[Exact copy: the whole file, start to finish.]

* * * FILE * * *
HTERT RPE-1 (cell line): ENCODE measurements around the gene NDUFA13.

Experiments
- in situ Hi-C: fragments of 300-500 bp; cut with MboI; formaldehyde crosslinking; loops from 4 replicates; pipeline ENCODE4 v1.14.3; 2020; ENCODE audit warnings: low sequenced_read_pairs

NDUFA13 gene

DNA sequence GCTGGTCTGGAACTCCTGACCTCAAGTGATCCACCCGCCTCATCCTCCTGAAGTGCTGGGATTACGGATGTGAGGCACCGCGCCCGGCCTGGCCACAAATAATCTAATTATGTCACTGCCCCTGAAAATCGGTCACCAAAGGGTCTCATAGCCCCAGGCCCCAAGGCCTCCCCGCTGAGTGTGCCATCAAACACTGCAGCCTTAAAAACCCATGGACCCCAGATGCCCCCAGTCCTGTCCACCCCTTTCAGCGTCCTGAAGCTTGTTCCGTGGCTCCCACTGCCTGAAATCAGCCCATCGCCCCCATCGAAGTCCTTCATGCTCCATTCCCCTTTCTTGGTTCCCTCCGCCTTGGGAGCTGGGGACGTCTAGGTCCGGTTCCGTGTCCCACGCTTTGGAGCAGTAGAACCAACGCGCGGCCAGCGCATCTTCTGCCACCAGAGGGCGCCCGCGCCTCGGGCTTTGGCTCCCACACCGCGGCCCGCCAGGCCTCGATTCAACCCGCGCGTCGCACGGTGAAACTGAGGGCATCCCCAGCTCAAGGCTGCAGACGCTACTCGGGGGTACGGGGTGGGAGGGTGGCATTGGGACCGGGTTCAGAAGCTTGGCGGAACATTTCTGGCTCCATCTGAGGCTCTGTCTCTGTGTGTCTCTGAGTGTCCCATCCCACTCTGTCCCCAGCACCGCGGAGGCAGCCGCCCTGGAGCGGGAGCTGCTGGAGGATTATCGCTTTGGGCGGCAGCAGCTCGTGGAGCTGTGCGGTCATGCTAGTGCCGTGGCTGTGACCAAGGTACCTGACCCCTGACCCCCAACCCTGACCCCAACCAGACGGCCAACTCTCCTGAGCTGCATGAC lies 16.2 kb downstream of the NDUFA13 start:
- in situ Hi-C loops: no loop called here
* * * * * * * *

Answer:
HTERT RPE-1 (cell line): ENCODE measurements around the gene NDUFA13.

Experiments
- in situ Hi-C: fragments of 300-500 bp; cut with MboI; formaldehyde crosslinking; loops from 4 replicates; pipeline ENCODE4 v1.14.3; 2020; ENCODE audit warnings: low sequenced_read_pairs

NDUFA13 gene

DNA sequence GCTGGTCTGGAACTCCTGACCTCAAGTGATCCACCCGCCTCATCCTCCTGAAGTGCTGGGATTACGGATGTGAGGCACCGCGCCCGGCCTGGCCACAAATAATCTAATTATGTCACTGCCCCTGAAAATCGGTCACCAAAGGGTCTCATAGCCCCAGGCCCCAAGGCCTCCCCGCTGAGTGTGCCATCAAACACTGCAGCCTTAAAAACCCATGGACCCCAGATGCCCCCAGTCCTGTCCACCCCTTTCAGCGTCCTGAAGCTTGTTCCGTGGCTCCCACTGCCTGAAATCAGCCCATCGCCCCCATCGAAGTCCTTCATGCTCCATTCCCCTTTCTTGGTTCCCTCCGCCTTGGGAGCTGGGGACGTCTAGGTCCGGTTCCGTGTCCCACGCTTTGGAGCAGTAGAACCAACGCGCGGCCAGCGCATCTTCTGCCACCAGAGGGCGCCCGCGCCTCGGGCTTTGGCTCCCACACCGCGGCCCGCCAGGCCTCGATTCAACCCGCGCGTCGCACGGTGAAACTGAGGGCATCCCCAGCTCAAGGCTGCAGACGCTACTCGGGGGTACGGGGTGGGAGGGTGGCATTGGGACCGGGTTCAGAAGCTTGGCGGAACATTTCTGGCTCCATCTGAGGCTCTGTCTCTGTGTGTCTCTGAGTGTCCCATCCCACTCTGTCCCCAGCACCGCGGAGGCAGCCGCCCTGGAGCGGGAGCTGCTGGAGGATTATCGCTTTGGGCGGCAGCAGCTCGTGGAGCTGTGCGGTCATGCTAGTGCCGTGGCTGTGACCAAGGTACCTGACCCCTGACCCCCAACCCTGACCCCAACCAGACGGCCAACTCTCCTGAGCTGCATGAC lies 16.2 kb downstream of the NDUFA13 start:
- in situ Hi-C loops: no loop called here